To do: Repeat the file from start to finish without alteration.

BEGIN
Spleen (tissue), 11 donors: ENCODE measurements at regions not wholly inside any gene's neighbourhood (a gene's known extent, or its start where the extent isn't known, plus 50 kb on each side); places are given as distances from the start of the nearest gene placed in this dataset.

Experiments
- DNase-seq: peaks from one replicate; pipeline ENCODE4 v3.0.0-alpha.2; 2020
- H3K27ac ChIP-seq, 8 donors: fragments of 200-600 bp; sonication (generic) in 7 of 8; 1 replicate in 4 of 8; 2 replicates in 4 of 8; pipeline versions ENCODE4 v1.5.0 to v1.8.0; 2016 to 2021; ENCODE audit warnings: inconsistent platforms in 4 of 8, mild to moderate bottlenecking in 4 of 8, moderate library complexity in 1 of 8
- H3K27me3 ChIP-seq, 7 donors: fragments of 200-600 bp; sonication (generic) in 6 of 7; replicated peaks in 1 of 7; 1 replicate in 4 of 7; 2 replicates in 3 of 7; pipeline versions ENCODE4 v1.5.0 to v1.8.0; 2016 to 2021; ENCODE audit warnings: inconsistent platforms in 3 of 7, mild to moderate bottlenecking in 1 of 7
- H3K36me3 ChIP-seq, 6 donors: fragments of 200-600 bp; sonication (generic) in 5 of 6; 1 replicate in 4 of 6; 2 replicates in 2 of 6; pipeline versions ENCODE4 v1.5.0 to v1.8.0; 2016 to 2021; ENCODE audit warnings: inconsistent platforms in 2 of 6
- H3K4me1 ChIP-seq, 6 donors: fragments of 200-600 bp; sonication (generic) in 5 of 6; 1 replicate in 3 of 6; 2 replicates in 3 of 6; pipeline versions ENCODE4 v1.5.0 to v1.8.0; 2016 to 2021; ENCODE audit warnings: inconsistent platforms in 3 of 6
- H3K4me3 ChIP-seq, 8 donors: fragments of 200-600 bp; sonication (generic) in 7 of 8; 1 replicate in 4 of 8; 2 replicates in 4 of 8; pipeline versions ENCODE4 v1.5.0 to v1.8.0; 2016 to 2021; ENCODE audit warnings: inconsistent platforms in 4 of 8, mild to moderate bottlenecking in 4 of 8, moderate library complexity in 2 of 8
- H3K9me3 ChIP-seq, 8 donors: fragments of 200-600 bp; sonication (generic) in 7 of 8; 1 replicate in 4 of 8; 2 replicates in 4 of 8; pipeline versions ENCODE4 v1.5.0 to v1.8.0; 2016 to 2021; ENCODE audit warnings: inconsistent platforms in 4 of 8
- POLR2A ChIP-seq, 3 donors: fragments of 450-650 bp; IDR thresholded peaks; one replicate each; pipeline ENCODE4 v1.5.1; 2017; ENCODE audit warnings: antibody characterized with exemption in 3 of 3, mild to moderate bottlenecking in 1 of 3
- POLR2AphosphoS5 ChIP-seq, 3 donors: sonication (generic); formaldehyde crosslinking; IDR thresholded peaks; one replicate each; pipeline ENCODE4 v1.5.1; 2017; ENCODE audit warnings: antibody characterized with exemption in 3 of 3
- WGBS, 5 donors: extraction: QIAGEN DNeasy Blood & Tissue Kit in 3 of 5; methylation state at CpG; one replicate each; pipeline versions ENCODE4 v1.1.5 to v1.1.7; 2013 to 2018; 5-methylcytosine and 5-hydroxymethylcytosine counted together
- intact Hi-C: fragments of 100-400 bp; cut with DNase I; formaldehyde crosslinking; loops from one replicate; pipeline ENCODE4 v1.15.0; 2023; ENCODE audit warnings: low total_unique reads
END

Spleen (tissue), 11 donors: ENCODE measurements at regions not wholly inside any gene's neighbourhood (a gene's known extent, or its start where the extent isn't known, plus 50 kb on each side); places are given as distances from the start of the nearest gene placed in this dataset.

Experiments
- DNase-seq: peaks from one replicate; pipeline ENCODE4 v3.0.0-alpha.2; 2020
- H3K27ac ChIP-seq, 8 donors: fragments of 200-600 bp; sonication (generic) in 7 of 8; 1 replicate in 4 of 8; 2 replicates in 4 of 8; pipeline versions ENCODE4 v1.5.0 to v1.8.0; 2016 to 2021; ENCODE audit warnings: inconsistent platforms in 4 of 8, mild to moderate bottlenecking in 4 of 8, moderate library complexity in 1 of 8
- H3K27me3 ChIP-seq, 7 donors: fragments of 200-600 bp; sonication (generic) in 6 of 7; replicated peaks in 1 of 7; 1 replicate in 4 of 7; 2 replicates in 3 of 7; pipeline versions ENCODE4 v1.5.0 to v1.8.0; 2016 to 2021; ENCODE audit warnings: inconsistent platforms in 3 of 7, mild to moderate bottlenecking in 1 of 7
- H3K36me3 ChIP-seq, 6 donors: fragments of 200-600 bp; sonication (generic) in 5 of 6; 1 replicate in 4 of 6; 2 replicates in 2 of 6; pipeline versions ENCODE4 v1.5.0 to v1.8.0; 2016 to 2021; ENCODE audit warnings: inconsistent platforms in 2 of 6
- H3K4me1 ChIP-seq, 6 donors: fragments of 200-600 bp; sonication (generic) in 5 of 6; 1 replicate in 3 of 6; 2 replicates in 3 of 6; pipeline versions ENCODE4 v1.5.0 to v1.8.0; 2016 to 2021; ENCODE audit warnings: inconsistent platforms in 3 of 6
- H3K4me3 ChIP-seq, 8 donors: fragments of 200-600 bp; sonication (generic) in 7 of 8; 1 replicate in 4 of 8; 2 replicates in 4 of 8; pipeline versions ENCODE4 v1.5.0 to v1.8.0; 2016 to 2021; ENCODE audit warnings: inconsistent platforms in 4 of 8, mild to moderate bottlenecking in 4 of 8, moderate library complexity in 2 of 8
- H3K9me3 ChIP-seq, 8 donors: fragments of 200-600 bp; sonication (generic) in 7 of 8; 1 replicate in 4 of 8; 2 replicates in 4 of 8; pipeline versions ENCODE4 v1.5.0 to v1.8.0; 2016 to 2021; ENCODE audit warnings: inconsistent platforms in 4 of 8
- POLR2A ChIP-seq, 3 donors: fragments of 450-650 bp; IDR thresholded peaks; one replicate each; pipeline ENCODE4 v1.5.1; 2017; ENCODE audit warnings: antibody characterized with exemption in 3 of 3, mild to moderate bottlenecking in 1 of 3
- POLR2AphosphoS5 ChIP-seq, 3 donors: sonication (generic); formaldehyde crosslinking; IDR thresholded peaks; one replicate each; pipeline ENCODE4 v1.5.1; 2017; ENCODE audit warnings: antibody characterized with exemption in 3 of 3
- WGBS, 5 donors: extraction: QIAGEN DNeasy Blood & Tissue Kit in 3 of 5; methylation state at CpG; one replicate each; pipeline versions ENCODE4 v1.1.5 to v1.1.7; 2013 to 2018; 5-methylcytosine and 5-hydroxymethylcytosine counted together
- intact Hi-C: fragments of 100-400 bp; cut with DNase I; formaldehyde crosslinking; loops from one replicate; pipeline ENCODE4 v1.15.0; 2023; ENCODE audit warnings: low total_unique reads